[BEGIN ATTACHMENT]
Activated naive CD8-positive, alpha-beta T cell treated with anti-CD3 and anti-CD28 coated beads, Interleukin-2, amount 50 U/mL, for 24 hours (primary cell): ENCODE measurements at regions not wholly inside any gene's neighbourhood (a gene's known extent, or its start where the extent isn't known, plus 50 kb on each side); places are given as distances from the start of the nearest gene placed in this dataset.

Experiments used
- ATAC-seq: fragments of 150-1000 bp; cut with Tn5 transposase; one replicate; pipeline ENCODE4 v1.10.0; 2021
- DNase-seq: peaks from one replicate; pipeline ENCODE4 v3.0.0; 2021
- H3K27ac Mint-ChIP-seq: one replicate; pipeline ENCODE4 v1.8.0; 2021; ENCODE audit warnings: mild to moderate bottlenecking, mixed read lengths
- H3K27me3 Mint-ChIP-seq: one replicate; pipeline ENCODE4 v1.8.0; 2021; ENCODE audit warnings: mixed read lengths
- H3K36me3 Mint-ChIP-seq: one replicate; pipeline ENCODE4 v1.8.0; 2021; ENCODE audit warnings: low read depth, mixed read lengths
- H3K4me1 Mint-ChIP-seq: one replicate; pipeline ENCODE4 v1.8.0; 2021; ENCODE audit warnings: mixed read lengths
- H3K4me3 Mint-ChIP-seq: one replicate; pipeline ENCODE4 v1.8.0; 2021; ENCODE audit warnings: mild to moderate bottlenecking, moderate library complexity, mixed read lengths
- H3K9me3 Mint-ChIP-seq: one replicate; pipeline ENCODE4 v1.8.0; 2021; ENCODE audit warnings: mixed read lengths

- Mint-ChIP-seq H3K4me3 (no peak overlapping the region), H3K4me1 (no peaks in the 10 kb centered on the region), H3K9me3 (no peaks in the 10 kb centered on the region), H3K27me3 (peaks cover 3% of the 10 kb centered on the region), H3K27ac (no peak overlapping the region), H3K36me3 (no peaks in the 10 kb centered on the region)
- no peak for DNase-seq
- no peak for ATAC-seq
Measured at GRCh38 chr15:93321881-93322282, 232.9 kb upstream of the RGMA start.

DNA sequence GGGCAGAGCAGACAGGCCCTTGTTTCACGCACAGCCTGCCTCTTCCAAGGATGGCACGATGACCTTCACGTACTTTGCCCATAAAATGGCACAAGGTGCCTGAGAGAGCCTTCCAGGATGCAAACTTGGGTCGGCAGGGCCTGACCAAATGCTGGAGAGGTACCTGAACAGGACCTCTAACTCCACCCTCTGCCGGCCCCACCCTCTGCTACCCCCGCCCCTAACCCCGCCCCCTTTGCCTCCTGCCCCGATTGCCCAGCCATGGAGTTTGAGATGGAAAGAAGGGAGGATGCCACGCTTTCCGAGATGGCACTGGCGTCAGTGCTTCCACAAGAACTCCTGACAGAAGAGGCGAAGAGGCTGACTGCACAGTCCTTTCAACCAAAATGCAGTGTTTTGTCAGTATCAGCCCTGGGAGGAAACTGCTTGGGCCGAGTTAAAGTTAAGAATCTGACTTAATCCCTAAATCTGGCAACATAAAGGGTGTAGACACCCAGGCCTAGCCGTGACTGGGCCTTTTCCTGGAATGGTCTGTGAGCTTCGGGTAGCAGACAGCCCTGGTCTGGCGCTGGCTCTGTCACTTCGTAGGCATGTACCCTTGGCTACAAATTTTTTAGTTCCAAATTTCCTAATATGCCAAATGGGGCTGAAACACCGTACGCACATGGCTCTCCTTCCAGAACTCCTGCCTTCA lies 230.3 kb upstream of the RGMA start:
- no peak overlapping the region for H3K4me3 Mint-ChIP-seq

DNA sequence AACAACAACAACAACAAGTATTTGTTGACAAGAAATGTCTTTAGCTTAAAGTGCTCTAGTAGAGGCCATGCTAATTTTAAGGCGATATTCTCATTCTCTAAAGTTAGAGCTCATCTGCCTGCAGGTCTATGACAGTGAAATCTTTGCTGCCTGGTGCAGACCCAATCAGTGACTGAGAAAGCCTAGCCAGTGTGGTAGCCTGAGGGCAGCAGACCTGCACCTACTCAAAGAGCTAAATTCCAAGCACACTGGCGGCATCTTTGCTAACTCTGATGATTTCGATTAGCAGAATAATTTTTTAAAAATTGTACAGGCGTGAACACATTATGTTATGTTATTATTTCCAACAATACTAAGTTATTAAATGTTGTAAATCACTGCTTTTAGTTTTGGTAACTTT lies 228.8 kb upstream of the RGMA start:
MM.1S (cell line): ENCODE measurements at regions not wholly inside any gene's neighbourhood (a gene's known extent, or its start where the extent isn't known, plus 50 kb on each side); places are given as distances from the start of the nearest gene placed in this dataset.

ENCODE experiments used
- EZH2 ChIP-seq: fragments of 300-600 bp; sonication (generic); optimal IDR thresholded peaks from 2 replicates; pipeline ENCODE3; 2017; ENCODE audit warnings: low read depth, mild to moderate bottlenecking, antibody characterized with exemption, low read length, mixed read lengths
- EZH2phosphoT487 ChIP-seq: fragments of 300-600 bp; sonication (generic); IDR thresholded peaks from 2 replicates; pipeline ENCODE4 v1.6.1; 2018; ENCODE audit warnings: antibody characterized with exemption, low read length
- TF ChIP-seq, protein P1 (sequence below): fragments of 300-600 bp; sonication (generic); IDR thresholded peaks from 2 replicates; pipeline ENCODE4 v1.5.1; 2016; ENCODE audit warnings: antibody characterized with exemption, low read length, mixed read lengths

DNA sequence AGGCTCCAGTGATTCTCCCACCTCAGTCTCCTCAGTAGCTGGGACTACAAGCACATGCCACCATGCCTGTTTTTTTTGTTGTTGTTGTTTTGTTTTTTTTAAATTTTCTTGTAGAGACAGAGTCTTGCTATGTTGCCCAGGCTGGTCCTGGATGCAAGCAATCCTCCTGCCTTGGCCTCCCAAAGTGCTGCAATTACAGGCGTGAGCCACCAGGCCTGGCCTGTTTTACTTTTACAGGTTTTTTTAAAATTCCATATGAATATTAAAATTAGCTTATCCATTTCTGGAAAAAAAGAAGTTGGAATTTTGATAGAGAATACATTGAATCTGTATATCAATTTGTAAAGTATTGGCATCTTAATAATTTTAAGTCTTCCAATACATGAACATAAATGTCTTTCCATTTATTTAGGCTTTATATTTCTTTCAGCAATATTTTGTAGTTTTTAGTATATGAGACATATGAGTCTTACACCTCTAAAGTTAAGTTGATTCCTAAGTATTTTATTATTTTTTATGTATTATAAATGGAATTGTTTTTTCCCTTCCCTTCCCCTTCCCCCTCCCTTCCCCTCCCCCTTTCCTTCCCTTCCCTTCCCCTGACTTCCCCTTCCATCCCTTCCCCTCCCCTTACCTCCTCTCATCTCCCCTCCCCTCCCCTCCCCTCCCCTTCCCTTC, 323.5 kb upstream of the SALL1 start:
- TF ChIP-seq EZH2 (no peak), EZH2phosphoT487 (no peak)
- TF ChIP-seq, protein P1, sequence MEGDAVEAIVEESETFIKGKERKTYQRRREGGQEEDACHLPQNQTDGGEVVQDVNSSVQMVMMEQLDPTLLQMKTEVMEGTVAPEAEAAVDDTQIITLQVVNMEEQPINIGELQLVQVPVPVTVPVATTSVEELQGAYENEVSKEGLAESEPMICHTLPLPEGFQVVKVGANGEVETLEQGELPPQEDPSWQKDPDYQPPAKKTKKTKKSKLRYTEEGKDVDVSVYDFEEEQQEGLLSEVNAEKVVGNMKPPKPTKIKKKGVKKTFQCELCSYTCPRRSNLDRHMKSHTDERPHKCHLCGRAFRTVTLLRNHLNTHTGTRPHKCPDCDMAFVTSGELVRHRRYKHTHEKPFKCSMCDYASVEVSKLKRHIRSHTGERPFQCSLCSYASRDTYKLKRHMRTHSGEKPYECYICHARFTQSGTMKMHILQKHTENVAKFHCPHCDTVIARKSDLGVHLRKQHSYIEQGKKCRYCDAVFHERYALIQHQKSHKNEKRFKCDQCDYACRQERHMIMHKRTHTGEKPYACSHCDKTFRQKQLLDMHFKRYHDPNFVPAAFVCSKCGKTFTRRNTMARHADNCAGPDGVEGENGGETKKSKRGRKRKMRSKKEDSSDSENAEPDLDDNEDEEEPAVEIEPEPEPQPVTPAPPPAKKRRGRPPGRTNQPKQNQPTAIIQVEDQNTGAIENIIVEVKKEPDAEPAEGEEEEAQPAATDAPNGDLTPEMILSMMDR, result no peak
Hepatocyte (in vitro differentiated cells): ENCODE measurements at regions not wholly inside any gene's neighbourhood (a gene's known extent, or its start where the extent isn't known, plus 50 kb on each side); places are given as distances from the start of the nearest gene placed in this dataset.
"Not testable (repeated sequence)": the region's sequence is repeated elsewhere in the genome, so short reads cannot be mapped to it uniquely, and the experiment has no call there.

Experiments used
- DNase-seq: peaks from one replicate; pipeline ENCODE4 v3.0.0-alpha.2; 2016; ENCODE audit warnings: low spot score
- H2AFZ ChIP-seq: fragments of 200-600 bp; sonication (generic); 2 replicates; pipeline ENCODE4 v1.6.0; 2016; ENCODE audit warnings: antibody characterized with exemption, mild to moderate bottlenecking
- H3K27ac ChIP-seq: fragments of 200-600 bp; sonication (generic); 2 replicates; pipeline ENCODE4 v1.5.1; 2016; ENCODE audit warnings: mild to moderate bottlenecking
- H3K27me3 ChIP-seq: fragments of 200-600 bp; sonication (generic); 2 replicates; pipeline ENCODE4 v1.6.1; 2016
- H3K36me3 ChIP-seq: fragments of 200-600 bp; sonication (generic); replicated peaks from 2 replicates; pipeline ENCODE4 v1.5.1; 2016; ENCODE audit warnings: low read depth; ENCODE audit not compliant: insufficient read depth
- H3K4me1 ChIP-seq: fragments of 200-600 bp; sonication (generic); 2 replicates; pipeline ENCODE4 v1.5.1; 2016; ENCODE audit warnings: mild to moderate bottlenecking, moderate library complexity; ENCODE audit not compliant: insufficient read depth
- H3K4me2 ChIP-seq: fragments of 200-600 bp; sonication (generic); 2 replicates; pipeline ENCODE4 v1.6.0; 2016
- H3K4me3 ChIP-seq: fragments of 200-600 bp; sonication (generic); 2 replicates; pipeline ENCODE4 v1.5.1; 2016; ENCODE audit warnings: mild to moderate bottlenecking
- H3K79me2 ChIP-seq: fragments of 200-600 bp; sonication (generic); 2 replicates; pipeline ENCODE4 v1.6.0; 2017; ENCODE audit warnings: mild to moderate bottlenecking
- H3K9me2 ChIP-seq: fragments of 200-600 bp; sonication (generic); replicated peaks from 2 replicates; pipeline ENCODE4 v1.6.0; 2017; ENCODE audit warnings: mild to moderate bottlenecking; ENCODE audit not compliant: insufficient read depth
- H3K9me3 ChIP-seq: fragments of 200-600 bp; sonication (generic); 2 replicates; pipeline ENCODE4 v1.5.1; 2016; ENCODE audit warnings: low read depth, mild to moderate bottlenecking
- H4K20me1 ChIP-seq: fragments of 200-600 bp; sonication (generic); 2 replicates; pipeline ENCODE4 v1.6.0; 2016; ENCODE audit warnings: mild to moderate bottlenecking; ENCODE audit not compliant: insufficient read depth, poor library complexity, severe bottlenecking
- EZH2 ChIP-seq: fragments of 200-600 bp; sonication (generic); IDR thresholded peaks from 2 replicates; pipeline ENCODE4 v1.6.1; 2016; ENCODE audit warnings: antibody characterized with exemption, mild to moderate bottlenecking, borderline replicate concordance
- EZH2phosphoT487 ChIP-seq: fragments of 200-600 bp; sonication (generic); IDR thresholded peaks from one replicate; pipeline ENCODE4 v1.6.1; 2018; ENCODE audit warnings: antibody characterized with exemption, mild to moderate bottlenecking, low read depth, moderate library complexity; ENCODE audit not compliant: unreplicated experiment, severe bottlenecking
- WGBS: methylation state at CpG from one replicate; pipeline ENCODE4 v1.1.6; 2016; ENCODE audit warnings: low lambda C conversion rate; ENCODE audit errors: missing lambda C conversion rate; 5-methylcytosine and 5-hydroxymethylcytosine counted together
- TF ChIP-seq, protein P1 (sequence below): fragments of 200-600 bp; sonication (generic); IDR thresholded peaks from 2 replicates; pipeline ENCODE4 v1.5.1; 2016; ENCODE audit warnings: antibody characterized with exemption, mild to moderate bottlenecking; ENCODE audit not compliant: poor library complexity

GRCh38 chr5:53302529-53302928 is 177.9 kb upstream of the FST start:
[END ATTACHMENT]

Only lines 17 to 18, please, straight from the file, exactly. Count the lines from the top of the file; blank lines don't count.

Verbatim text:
DNA sequence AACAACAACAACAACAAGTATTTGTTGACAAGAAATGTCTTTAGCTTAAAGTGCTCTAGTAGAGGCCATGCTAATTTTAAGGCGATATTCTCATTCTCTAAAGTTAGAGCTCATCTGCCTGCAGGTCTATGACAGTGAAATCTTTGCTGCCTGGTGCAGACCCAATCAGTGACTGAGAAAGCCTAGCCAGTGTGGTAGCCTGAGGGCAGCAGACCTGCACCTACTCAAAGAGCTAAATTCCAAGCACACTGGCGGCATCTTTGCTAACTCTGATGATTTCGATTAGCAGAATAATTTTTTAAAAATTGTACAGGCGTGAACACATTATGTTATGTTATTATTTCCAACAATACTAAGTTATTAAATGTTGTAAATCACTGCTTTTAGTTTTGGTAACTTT lies 228.8 kb upstream of the RGMA start:
MM.1S (cell line): ENCODE measurements at regions not wholly inside any gene's neighbourhood (a gene's known extent, or its start where the extent isn't known, plus 50 kb on each side); places are given as distances from the start of the nearest gene placed in this dataset.